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Move south pays off for Pittsburgh area tennis players

About Karen Kadilak
Karen Kadilak
Freelance Reporter
Pittsburgh Tribune-Review

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By Karen Kadilak

Published: Thursday, Feb. 23, 2012

Tennis player Jon Ho expected to spend only a few months training at the Brandon Sports and Aquatic Center in Florida several years ago.

"I went down for the summer," said Ho, 18, of Franklin Park. "My family and I stayed in a hotel, thinking we wouldn't be there very long.

"I felt myself improving. I was getting a broader range of competition than I was in Pittsburgh. I asked my parents if it would be possible if I could train there all the time."

The move, which became permanent, paid off.

Ho, a Wake Forest University recruit, is ranked 33rd in the nation by the United States Tennis Association in the boys age 18 level B division, and first in Middle States in the boys 18 division.

His sister, Jessica, 15, who also trains year-round at Brandon, has done even better, ranking third in the nation in singles and doubles in the girls 16 division. She won the girls 16 singles title at the USTA Winter National Championships in December at Scottsdale, Ariz.

She is ranked No. 1 in the girls 14 and 16 divisions in Middle States, which consists of Pennsylvania, Delaware, the panhandle of West Virginia and most of New Jersey.

"I don't think either Jon or I would be doing as well if we hadn't come to Brandon," Jessica said.

"Jessica has always worked hard, but Jon has had some disappointments," their mother, Ellan Ho, said. "There were times where I thought he would become discouraged and quit. But he stayed with it.

Whole family supports the move

"Instead of going back and forth between (Franklin Park) and Florida, we all decided it would be nice to live in Florida throughout the year. We bought a house, in addition to the one we own in Franklin Park. Everybody was happy, including Jon, who ended up doing very well."

Jon and Jessica, who travel across the country to compete, play in several Middle States tournaments a year. They are enrolled in online classes at a Florida cyber school, where Jessica is a freshman and Jon a senior. They live in Florida with their mother. Their father, an environmental consultant, lives in Franklin Park.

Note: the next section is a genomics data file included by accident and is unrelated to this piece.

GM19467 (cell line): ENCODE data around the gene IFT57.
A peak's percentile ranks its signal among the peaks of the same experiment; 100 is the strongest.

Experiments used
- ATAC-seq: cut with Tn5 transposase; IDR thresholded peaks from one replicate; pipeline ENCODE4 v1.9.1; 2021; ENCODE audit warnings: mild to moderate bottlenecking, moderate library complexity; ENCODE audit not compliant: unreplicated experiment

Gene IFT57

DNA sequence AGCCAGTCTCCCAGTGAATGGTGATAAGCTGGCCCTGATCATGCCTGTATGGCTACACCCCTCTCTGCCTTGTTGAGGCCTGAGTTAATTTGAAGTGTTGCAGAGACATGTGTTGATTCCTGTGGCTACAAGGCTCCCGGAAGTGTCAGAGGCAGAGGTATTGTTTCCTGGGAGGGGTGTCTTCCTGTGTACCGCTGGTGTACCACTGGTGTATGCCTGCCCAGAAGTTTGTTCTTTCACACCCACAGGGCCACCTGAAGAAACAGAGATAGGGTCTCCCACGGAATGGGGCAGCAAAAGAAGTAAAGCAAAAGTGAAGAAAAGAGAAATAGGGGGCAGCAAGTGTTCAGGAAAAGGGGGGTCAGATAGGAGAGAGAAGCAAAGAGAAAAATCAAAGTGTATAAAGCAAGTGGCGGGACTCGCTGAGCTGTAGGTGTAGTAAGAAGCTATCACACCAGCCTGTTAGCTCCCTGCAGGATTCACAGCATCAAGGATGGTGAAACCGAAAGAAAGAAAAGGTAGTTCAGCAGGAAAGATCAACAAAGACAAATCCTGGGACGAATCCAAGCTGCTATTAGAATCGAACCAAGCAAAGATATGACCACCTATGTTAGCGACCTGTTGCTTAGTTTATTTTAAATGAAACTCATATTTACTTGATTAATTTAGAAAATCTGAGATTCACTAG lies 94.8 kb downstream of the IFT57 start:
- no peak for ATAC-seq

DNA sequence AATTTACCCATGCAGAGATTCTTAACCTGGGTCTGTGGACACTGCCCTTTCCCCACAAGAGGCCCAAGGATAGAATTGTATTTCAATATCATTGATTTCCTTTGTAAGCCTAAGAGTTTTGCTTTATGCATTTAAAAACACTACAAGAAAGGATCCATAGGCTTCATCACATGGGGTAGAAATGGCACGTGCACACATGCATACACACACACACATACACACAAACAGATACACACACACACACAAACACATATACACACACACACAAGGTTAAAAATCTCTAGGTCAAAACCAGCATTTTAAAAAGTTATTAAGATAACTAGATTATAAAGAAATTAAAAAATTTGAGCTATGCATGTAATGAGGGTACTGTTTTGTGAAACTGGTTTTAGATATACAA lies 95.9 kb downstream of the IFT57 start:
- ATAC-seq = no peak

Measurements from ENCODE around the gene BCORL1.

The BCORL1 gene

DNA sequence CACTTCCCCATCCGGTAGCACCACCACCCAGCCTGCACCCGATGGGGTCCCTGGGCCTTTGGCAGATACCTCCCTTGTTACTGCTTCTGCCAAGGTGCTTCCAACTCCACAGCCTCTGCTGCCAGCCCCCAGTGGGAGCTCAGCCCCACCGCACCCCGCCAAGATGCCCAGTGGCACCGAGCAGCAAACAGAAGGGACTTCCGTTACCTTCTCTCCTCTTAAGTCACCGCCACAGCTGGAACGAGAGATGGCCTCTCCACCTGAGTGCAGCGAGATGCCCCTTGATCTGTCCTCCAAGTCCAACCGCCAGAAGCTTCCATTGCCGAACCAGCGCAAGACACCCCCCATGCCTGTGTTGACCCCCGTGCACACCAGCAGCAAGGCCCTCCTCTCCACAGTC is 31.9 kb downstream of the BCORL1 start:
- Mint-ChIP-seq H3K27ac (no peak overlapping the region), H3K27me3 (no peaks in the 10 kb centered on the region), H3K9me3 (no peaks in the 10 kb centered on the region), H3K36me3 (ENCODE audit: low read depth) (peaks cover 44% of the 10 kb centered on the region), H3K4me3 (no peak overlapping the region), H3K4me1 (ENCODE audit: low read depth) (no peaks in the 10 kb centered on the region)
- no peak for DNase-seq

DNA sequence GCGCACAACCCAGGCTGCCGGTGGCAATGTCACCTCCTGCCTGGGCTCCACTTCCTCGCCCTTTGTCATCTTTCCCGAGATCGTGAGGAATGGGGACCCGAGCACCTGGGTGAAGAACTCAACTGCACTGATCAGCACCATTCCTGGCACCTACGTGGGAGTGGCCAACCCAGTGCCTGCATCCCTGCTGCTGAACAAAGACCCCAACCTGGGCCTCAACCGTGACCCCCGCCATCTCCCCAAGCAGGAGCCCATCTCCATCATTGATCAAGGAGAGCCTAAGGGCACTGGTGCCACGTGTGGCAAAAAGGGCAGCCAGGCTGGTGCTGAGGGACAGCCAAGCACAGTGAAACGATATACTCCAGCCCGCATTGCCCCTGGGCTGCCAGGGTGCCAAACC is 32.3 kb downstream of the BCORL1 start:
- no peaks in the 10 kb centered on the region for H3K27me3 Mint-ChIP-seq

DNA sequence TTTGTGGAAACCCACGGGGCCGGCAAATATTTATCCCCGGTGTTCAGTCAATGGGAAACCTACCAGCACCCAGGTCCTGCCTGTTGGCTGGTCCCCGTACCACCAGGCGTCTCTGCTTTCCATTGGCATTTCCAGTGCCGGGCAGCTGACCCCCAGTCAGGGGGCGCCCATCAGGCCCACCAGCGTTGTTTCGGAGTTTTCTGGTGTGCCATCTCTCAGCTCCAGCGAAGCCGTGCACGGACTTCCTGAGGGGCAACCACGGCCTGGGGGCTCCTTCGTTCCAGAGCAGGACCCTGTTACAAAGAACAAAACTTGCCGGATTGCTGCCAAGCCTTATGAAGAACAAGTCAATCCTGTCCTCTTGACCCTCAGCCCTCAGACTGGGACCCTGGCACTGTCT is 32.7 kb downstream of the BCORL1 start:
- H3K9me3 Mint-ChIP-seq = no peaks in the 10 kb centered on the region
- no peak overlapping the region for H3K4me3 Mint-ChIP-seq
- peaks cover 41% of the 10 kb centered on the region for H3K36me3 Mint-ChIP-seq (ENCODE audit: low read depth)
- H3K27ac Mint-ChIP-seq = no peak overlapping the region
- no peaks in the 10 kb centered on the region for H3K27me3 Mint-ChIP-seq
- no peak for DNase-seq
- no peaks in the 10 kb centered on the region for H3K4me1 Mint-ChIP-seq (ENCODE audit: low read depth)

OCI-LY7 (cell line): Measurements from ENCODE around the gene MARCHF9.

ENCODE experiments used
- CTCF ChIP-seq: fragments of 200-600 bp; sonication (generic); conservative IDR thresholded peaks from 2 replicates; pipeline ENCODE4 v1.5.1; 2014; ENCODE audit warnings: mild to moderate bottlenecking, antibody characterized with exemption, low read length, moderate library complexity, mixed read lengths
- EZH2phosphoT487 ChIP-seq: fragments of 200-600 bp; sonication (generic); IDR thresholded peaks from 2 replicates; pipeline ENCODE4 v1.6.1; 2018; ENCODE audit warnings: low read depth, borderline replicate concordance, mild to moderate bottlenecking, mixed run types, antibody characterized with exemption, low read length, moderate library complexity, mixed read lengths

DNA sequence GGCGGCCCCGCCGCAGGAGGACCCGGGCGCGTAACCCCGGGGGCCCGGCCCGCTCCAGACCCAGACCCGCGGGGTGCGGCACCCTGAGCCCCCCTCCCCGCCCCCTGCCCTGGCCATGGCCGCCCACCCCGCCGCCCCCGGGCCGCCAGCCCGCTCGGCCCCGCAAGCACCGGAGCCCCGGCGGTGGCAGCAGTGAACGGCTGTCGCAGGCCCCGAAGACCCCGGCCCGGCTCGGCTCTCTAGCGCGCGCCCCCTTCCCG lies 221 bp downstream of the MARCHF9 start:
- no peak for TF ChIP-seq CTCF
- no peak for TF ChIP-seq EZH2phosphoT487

"When we were younger, I used to tag along with Jon to tennis matches," Jessica said. "Watching him play made me want to play. I wouldn't be playing if it was not for him."

"Jon is a late bloomer," Brandon junior tennis director Andrew Golub said. "He's been overshadowed by his sister, who is more advanced than he was at the same age.

"Jon has the physical tools -- he's tall and lanky and moves well. He's a good athlete, but we've had to work hard on building his confidence so he could become a major college prospect. We've had to convince him how talented he really is."

Jon and Jessica are part of a bumper crop of junior tennis players from Western Pennsylvania.

Others make their mark

Bjorn Fratangelo, 18, of Plum is ranked fifth in the world among junior players by the International Tennis Federation. Last year, he became the first American since John McEnroe in 1977 to win the French Open Junior Championship.

University of Michigan recruit Ronit Yurovsky, also of Plum, is ranked ninth in the nation in the USTA girls 18 division.

Amanda Nord of O'Hara is 49th in the nation and first in Middle States in the girls 12 division.

A.J. Catanzariti of Mt. Lebanon is ranked 26th in the nation and No. 1 in Middle States in the boys 16 division.

"In 15 years, I don't think I've ever seen a group this good," said Tom Benic, an Allegheny Mountain board member. Part of Middle States, Allegheny Mountain covers western Pennsylvania and part of West Virginia.

"Western Pennsylvania has become fertile ground for tennis players."

Catanzariti, who reached the quarterfinals in boys 16 singles at the Winter National Championships, recently moved to College Park, Md., to train year-round at the Junior Tennis Champions Center.

Established in 1999, the center has produced 11 national champions over the past five years.

"I knew since I was 12 that I wanted to move away to train," Catanzariti said. "There are good players in Pittsburgh, but not enough. It's a small city. You get more variety when you train elsewhere."

Catanzariti is training under Misha Kouznetsov, a senior professional who once coached him in Pittsburgh.




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